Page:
A generation before, during the Nazi era, the Germans had been lethally efficient in hunting down Jews, but now, trying to save them, they acted more like Keystone Cops. They repeatedly refused advice from the Mossad chief who had rushed to Munich to help. They bungled almost every aspect of the rescue, and it ended in tragedy with all the Israeli hostages gunned down by the Arabs as they sat, helplessly bound, in the helicopters.
Mark Slavin, 18, had arrived in Israel only a few months before the Olympics. He had been beaten by anti-Semites in his native Minsk, and his family had encouraged him to fight back. A gym teacher was so impressed with Slavin that he had him sent to Moscow for training in wrestling. At 17 he was the junior Soviet champion. When his family applied for visas for Israel, he was pressured to stay, then barred from wrestling. Slavin and his family had to wait fifteen months before being allowed to leave. When he arrived in Israel, he kissed the ground. His international debut representing the Jewish state was to have been on September 5. Instead, he was held hostage at gunpoint.
Yossef Gutfreund, 40, was born in Romania. He had studied to be a veterinarian. He had been imprisoned for months for “distributing Zionist propaganda” and left for Israel. Gutfreund had served in Israel’s wars in 1956 and 1967. Although he was wounded in Gaza in 1967, he had refused evacuation, insisting on remaining with his comrades. There he had saved a group of injured Egyptian soldiers, giving them food and water, tending their injuries, showing the Arab enemy Jewish chesed. Gutfreund means “good friend” and the kindly Yossef fully lived up to it, always willing to help everyone. When his wife, Miriam, learned he had been taken hostage, she prayed at the Kotel for her beloved husband.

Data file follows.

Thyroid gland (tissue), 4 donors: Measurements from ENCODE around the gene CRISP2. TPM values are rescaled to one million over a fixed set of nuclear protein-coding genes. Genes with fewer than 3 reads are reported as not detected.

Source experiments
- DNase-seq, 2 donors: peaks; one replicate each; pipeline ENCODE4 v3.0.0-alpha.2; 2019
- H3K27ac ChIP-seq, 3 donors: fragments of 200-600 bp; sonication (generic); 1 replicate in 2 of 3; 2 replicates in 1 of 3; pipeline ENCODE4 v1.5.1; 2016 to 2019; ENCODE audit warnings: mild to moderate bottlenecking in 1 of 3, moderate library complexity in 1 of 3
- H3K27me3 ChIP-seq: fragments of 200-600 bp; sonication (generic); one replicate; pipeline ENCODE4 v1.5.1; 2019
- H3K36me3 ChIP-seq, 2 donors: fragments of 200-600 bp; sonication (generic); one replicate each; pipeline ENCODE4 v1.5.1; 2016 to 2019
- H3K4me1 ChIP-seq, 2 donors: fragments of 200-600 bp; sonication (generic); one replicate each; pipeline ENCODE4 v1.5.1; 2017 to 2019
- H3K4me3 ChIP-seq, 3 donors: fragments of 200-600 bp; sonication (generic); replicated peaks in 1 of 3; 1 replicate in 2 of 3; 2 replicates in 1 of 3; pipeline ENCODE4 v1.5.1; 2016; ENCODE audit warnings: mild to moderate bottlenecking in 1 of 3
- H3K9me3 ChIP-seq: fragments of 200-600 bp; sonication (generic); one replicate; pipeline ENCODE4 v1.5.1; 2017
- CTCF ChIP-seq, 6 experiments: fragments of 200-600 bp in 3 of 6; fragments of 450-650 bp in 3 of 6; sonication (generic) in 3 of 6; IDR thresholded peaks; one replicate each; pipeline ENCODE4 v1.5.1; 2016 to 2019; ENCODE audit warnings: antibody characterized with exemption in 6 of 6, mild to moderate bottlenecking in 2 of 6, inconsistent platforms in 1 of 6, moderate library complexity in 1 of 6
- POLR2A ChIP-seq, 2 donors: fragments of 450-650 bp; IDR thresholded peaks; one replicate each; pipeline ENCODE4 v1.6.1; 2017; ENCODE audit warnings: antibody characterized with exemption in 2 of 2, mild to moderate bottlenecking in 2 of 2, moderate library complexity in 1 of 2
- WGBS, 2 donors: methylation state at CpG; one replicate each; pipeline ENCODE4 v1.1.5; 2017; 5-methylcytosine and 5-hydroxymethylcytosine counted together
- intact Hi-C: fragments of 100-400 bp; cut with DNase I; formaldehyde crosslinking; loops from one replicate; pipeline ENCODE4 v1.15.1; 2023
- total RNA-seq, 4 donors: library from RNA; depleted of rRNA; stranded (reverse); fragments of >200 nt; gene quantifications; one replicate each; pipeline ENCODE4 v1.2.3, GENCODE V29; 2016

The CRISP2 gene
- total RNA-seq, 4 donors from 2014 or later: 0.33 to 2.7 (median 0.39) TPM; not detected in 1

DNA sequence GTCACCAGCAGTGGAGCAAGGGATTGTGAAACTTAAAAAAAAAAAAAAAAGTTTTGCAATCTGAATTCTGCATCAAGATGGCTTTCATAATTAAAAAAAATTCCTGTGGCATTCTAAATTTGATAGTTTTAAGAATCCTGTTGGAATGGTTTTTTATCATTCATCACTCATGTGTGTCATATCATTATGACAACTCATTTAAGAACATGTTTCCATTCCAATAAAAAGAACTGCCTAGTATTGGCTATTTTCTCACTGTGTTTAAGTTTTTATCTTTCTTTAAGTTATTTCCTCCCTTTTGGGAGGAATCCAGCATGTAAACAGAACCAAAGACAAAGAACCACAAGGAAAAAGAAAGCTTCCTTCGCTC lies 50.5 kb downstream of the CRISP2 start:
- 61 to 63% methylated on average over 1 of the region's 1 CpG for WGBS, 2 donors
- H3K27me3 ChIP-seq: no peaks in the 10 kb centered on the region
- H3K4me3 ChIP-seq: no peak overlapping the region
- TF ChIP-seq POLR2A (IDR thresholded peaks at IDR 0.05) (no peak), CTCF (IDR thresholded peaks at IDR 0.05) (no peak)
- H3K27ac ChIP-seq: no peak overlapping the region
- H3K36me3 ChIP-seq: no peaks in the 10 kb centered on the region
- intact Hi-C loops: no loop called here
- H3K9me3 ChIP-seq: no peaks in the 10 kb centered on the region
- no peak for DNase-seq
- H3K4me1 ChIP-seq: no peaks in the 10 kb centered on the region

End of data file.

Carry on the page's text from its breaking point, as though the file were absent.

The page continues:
Yaakov Springer, 51, an international weightlifting referee, was born in Poland. He had fled east to Russia to escape the Nazis at age 18. His entire family was murdered – brother, sisters and parents. After the war he returned to Poland to study at its Academy of Sports, the only Jew to do so. He held a position at the Ministry of Sports before deciding to make aliyahin 1957 with his wife, Rosa, and their two children. He taught weightlifting, helping to establish it as a national sport, and became a judge in international competitions. As a judge he could have stayed outside the Olympic Village but preferred to share accommodations with his friends there.
The decision to attend the Olympics on German soil had been a painful one for Springer – he refused even to buy appliances made in Germany. But in the words of his daughter, Mayo, “I assume when he stepped on German land…he wanted to say, ‘I’m coming back, and look, I survived!’ ”
David Berger, 28, a weightlifter, was born in the Cleveland suburb of Shaker Heights. While earning graduate degrees in business and law from Columbia, he pursued his other passion, competing in weightlifting. He made aliyah in 1970, moving to Tel Aviv where he intended to set up a law office. He would have begun his Israeli military service just a month after the Olympics. Though he did not win a medal, he had lived his dream of competing in the Olympics for Israel. When the terrorists rounded up the Israelis, Berger whispered in Hebrew, “Let’s pounce on them! We have nothing to lose!” Though he was to die along with the others, his words galvanized a teammate who managed to escape.
Kehat Shorr, 53, a marksmanship coach who worked in Israel’s Defense Ministry, was Romanian born. He had fought the Nazis in the Carpathian Mountains during the war, and with other Jewish partisans had made raids to rescue Jews in hiding. He was a national marksman champion in Romania, making aliyahin 1963 and teaching marksmanship in Israel. He left a wife and daughter.
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